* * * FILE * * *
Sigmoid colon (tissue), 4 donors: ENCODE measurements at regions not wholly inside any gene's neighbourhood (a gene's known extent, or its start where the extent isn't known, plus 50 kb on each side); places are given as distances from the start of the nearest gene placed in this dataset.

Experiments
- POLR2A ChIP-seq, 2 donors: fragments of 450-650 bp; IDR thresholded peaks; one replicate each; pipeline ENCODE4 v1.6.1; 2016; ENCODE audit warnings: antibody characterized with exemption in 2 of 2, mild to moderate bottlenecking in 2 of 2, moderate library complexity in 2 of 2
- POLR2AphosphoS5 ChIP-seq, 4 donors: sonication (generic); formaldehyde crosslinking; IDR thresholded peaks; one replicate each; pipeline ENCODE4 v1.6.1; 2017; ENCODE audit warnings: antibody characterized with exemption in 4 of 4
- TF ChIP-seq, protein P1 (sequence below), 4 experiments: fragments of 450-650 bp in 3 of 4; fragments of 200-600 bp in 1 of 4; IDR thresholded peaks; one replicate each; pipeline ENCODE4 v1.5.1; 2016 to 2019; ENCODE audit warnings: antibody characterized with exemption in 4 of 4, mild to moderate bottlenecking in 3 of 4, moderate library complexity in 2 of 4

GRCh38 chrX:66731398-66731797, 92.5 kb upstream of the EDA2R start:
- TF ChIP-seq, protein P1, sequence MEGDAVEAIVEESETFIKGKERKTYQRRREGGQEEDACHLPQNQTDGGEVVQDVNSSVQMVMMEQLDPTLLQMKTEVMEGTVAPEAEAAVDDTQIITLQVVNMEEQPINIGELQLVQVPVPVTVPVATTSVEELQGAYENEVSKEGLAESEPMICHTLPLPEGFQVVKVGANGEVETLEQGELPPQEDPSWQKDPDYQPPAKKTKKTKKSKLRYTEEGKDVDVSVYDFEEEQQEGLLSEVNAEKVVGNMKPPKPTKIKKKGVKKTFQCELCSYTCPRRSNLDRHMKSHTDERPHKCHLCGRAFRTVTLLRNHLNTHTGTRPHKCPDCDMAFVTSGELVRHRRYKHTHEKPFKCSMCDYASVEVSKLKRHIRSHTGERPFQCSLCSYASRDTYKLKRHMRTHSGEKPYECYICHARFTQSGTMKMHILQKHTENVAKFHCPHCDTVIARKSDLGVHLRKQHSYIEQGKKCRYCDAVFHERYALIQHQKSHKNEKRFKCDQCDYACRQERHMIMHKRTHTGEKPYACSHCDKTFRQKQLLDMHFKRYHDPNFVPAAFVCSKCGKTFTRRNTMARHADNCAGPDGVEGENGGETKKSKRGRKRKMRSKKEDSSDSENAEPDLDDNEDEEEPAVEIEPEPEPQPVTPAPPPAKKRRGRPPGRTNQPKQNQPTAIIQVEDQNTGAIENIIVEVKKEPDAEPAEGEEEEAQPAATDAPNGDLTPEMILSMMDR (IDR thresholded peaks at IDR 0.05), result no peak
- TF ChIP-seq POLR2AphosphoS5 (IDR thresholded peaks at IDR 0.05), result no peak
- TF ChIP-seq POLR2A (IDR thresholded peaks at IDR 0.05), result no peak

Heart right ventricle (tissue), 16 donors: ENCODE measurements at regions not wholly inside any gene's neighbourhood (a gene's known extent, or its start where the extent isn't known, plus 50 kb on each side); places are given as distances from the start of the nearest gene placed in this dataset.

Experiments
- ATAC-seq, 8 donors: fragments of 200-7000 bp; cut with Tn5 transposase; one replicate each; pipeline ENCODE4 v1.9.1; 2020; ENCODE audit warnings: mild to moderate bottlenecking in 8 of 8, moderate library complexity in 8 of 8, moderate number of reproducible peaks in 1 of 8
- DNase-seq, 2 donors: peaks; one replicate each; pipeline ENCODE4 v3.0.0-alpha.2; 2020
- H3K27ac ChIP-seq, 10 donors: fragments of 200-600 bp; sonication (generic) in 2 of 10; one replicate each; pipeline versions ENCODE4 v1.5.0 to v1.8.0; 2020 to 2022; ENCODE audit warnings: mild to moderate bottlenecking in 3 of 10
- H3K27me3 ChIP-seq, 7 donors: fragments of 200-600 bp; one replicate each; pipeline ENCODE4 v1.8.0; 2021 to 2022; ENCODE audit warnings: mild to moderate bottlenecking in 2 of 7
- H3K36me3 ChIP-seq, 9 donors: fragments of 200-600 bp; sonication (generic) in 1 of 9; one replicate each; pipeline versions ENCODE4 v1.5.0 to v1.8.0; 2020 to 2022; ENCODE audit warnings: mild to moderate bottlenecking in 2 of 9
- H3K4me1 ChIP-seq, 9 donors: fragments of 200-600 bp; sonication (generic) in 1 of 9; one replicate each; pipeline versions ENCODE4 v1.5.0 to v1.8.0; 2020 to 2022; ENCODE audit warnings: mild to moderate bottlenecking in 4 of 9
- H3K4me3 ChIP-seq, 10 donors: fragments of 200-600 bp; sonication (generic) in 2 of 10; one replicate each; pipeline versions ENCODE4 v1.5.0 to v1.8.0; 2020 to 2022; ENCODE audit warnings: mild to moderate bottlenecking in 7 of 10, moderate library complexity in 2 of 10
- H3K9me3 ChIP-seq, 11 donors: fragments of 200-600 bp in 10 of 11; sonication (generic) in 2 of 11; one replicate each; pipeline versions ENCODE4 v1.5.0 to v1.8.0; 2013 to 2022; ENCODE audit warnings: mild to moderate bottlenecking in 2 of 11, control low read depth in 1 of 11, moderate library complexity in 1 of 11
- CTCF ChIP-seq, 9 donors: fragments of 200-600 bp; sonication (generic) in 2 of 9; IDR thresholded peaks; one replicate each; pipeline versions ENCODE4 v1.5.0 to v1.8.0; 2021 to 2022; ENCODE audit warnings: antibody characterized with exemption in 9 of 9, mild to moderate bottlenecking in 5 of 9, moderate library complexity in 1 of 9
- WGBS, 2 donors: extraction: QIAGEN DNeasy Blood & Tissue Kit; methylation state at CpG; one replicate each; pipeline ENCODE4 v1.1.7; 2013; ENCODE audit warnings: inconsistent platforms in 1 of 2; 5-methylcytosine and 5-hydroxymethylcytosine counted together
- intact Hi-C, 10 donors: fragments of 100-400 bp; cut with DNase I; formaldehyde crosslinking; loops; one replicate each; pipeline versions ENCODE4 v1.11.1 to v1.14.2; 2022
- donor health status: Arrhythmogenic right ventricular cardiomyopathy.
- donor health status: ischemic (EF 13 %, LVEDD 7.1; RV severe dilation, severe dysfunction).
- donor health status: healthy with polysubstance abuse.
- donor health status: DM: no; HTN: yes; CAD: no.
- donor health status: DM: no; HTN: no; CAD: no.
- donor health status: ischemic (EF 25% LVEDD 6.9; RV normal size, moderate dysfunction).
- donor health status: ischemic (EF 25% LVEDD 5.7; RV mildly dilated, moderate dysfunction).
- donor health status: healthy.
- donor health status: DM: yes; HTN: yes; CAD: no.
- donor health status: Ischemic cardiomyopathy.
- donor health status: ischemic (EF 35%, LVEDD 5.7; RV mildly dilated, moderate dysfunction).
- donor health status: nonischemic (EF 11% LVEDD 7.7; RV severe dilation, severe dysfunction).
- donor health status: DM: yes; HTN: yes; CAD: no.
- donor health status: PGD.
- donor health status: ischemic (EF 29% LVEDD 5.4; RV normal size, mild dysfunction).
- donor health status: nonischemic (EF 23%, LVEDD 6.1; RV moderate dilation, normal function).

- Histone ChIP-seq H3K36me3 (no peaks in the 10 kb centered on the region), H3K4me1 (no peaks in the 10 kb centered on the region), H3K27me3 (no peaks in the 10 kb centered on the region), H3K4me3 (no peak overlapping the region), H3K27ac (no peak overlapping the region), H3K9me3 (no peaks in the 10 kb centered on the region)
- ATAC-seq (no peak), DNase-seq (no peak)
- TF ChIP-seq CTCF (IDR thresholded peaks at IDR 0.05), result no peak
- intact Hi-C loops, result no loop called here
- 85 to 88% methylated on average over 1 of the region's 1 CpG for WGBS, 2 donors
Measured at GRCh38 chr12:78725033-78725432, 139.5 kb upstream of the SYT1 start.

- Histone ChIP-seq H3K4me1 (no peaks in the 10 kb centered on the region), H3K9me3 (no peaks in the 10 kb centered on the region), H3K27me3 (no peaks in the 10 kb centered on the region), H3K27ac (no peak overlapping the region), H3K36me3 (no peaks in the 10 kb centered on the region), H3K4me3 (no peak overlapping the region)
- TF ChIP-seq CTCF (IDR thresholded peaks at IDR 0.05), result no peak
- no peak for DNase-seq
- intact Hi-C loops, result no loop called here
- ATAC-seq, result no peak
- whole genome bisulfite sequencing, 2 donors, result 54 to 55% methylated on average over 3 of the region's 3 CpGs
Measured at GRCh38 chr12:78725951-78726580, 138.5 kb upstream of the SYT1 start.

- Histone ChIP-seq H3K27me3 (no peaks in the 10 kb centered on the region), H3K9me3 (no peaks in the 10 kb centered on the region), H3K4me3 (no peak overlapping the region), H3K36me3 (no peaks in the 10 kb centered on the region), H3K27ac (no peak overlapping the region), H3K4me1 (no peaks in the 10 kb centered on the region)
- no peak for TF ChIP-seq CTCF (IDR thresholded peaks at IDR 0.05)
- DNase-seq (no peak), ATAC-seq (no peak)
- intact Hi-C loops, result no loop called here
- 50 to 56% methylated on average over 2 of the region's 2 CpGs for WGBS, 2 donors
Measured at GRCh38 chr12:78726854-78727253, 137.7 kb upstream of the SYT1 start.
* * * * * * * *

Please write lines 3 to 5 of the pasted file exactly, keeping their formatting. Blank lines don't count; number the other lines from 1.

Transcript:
- POLR2A ChIP-seq, 2 donors: fragments of 450-650 bp; IDR thresholded peaks; one replicate each; pipeline ENCODE4 v1.6.1; 2016; ENCODE audit warnings: antibody characterized with exemption in 2 of 2, mild to moderate bottlenecking in 2 of 2, moderate library complexity in 2 of 2
- POLR2AphosphoS5 ChIP-seq, 4 donors: sonication (generic); formaldehyde crosslinking; IDR thresholded peaks; one replicate each; pipeline ENCODE4 v1.6.1; 2017; ENCODE audit warnings: antibody characterized with exemption in 4 of 4
- TF ChIP-seq, protein P1 (sequence below), 4 experiments: fragments of 450-650 bp in 3 of 4; fragments of 200-600 bp in 1 of 4; IDR thresholded peaks; one replicate each; pipeline ENCODE4 v1.5.1; 2016 to 2019; ENCODE audit warnings: antibody characterized with exemption in 4 of 4, mild to moderate bottlenecking in 3 of 4, moderate library complexity in 2 of 4